She used to be my close friend. Now, I’ve been relegated to the sister-in-law zone: Ask Ellie

Opinion Sep 28, 2021 by Ellie Toronto Star

Dear Readers: Family ties can be a support system, or a cause for conflict and pain. If there’s opportunity to choose the better path, do so:

Q: My brother married my close friend 17 years ago. My new sister-in-law and I had gone to summer camp together and bonded as preteens.

My brother and my friend are a loving couple with two sons.

I was naturally invited to the kids’ young birthday parties but something had changed. I was labelled “sister-in-law” instead of “friend.”

I found I had to be careful not to ever make even a joking comment about the kids (rambunctious but also great fun). Every statement had to be praise.

Yet I was present when other guests our same age could tease my sister-in-law about her children’s habits (messy but lovable).

I never spoke to my brother about being placed on the “in-law” list because I feared I’d appear supersensitive.

Now their kids are interesting teenagers and I enjoy seeing them whenever there’s a family event. But I don’t get casual phone calls to just chat as girlfriends.

Is there anything I can do or say now that all our children are busy with high school and there’s more time for us to occasionally get together for lunch as she does with her other “friends”?

Stuck as Family

A: Being an in-law is a category that grows in importance over time. As the children grow up and their parents look for signs of their inherited traits, your growing up in the same environment as her husband are a window into their reactions, natural skills, attitudes, moods and far more.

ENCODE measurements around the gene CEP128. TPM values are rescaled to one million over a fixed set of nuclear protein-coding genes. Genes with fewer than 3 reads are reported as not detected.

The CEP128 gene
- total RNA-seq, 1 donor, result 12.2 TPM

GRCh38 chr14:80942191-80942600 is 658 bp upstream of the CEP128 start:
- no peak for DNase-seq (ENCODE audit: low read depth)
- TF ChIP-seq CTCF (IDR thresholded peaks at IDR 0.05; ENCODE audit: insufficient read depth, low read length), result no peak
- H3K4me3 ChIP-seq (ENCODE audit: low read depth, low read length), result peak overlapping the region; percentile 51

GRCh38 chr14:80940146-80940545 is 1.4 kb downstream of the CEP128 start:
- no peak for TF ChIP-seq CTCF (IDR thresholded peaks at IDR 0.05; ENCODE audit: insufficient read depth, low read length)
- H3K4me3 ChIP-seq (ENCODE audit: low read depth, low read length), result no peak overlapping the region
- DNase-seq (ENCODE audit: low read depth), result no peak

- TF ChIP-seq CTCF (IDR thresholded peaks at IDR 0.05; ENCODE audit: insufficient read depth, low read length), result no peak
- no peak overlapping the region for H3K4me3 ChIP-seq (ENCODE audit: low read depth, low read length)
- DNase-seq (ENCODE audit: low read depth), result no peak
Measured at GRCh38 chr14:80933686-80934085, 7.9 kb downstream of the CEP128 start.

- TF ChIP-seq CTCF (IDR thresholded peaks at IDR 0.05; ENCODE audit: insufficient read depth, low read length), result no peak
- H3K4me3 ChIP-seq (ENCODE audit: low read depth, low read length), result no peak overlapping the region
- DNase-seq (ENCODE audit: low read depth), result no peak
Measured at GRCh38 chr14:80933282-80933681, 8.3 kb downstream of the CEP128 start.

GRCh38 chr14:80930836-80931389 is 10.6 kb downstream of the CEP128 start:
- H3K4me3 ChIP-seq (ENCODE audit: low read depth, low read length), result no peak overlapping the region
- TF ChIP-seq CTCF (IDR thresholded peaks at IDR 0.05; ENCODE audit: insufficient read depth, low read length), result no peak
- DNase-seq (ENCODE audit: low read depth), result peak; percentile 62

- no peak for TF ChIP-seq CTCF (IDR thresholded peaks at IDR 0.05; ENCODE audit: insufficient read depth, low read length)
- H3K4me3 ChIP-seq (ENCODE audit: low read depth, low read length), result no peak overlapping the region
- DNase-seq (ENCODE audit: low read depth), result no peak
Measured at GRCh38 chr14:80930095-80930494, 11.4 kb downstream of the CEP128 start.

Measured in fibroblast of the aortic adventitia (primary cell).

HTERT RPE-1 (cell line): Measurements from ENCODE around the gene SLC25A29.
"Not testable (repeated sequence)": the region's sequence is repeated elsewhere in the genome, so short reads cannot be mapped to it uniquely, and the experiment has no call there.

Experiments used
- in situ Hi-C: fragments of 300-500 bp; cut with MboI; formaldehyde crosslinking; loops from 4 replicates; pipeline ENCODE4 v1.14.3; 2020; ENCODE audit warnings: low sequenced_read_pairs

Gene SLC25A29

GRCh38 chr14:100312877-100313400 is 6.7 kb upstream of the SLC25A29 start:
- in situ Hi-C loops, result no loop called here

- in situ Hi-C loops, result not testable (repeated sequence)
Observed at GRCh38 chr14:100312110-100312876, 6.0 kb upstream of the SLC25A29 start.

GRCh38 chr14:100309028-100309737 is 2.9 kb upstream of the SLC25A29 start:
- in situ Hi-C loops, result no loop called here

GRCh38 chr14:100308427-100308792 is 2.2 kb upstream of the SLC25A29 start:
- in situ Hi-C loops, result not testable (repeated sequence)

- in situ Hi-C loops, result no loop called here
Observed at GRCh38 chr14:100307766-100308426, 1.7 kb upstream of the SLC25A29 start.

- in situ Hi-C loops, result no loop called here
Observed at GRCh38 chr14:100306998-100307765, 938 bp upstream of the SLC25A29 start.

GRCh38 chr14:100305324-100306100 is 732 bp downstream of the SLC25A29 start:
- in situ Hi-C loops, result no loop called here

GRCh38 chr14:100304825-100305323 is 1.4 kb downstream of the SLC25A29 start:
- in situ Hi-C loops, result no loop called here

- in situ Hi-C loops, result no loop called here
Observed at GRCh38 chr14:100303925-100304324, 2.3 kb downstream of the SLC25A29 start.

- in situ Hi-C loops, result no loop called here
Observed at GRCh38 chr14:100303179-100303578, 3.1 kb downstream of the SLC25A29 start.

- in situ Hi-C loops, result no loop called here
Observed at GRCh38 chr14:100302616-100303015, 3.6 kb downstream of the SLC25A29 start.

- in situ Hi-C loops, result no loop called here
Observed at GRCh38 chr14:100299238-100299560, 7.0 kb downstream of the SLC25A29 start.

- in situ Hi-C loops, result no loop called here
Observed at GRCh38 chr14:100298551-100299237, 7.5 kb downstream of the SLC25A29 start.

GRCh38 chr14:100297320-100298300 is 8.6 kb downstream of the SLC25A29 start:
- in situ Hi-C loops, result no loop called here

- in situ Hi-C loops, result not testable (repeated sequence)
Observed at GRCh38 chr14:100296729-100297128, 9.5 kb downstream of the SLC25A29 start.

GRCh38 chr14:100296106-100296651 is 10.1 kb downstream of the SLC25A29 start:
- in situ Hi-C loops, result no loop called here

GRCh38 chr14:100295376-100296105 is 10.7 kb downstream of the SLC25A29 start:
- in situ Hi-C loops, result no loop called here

Your brother’s wife has a lot to gain from your knowledge. And you don’t have to wait to be asked, if you have something positive to contribute.

Also, as her husband’s (and your) parents age, you become a partner in decision-making as to how to respond to their health issues and needs. No friend can fill that role.

Consider your expanding role over time, and be more positive about your position. Her only request is asking for loyalty when discussing her children.

I believe there’s the makings here of a growing mutual respect, far deeper than what you knew as younger girlfriends.

Q: I’m a man in senior years. Early in our marriage my wife commented that even though I thought I had a close relationship with my younger brother, we spent little time together, and rarely went out together as two couples.

We never spent Mother’s Days, Father’s Days or Birthdays as a family. When I suggested getting together, he’d reply that they’d already taken our aging mother out!

I must’ve done something to offend them in the past but have never been approached about it. Our mother had even asked me if it was my brother or his wife who caused this disconnect.

Meanwhile, my brother refused to attend our daughter’s wedding but wouldn’t tell me why!

It’s taken me years and several therapists to even be able to think of him. I still dread any large family get- togethers.

On my best days I consider him only as someone I used to know. The thought of him still causes major anxiety!

Unfortunately, his family experienced a recent terrible tragedy. But the first thing he told a close friend of both of ours was that he didn’t want to hear from me.

No Response Needed

Ellie: A response to your brother is VERY needed. Tragedy usurps past silences. A note of sincere condolences is a start.

Ellie’s tip of the day

When tragedy strikes, show kindness and caring.

Ellie Tesher is an advice columnist for the Star and based in Toronto. Send your relationship questions via email: ellie@thestar.ca.